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About the StoryA game about mental health care and the parts of oneself that has to be given up in order to get recognition and help, treatment and respect. It's about double binds and victimization, oppression at the hands of those who are supposed to help, and the cracks through which we all fall, bureaucratic, normative, diagnostic.
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I get the idea and I'm interested in understanding the problem it describes. But I also was distanced a bit from the piece precisely because the answers that I myself would have given were not always included in the initial option lists. (Spoiler - click to show)Do I feel oppressed or empowered? A little of each; it really depends on the circumstances, the day of the week, the people I'm interacting with. Sometimes I feel respected and sometimes I don't. But there was (unsurprisingly) no way to express that answer, or that kind of answer, through the interface provided.
To some extent that distance comes from the fact that, as a cisgendered person, I don't share the experiences of the protagonist -- but that could have been an opportunity for me to learn more about the life of people unlike myself, and the work as it stands occupies a spot where it doesn't feel like it's about me but also doesn't really feel like it's about someone else.
I think lengthening this work might have clarified the separation between the fictional "you" and the player, making for a stronger presentation of its core points.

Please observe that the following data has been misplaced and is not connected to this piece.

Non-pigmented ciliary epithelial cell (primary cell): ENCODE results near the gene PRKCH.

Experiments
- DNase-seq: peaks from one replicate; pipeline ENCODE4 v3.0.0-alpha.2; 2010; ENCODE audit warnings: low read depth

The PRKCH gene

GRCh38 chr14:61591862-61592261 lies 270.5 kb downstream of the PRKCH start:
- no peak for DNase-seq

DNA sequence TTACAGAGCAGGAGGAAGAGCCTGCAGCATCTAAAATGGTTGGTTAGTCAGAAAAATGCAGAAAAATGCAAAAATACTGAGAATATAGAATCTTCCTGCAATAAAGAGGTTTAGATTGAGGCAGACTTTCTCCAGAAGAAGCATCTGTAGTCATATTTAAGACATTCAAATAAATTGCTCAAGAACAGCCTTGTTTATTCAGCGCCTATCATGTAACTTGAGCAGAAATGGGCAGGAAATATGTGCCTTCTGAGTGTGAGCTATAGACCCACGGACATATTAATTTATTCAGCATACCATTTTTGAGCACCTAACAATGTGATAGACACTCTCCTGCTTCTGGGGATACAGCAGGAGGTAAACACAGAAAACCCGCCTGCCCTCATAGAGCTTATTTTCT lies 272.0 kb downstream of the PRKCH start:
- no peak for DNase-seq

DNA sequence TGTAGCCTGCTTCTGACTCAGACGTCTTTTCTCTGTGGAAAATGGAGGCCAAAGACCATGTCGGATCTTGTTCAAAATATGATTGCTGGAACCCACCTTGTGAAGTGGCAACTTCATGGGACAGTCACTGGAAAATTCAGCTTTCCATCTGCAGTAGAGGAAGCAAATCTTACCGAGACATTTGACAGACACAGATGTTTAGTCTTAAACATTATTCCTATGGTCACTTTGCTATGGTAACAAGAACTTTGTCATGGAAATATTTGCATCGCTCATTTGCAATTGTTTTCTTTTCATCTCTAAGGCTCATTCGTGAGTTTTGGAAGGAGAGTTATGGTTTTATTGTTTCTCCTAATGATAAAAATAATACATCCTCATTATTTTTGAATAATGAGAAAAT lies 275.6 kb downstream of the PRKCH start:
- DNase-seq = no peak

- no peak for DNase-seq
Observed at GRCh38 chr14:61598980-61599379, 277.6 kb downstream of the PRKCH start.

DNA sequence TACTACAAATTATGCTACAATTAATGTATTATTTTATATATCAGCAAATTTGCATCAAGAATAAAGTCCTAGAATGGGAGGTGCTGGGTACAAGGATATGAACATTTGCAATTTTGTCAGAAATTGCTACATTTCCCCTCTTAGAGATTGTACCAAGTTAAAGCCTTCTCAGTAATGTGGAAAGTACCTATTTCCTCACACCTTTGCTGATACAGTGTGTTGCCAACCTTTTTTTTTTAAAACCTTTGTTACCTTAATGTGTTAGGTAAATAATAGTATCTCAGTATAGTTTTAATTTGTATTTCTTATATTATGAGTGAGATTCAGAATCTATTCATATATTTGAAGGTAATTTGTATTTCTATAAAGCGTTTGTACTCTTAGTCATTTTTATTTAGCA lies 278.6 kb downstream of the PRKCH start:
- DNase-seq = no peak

I think troubles are hard to avoid in general in short IFs with frontmost political content. The moment such expressions take interactive form, they need to be able to stand up to a fair bit of scrutiny in the same way that rooms in IF games need to be able to stand up to sufficient player interaction. Intake will not stand up to scrutiny beyond its basic expression that it sucks to be in this position if your system is crummy and the particular doctor you are seeing is appalling. In which case, you obviously need to find a different doctor, preferably a good or great one, and/or persist – my words, not the game's. Also, if Intake's outro did mean to badmouth Cognitive Behavioural Therapy (a badmouthing I would dismiss) I think it undercut itself, since it's obvious that any doctor who would prescribe the same treatment for every problem is a fool.
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This is version 2 of this page, edited by Sam Kabo Ashwell on 10 February 2013 at 1:08pm. - View Update History - Edit This Page - Add a News Item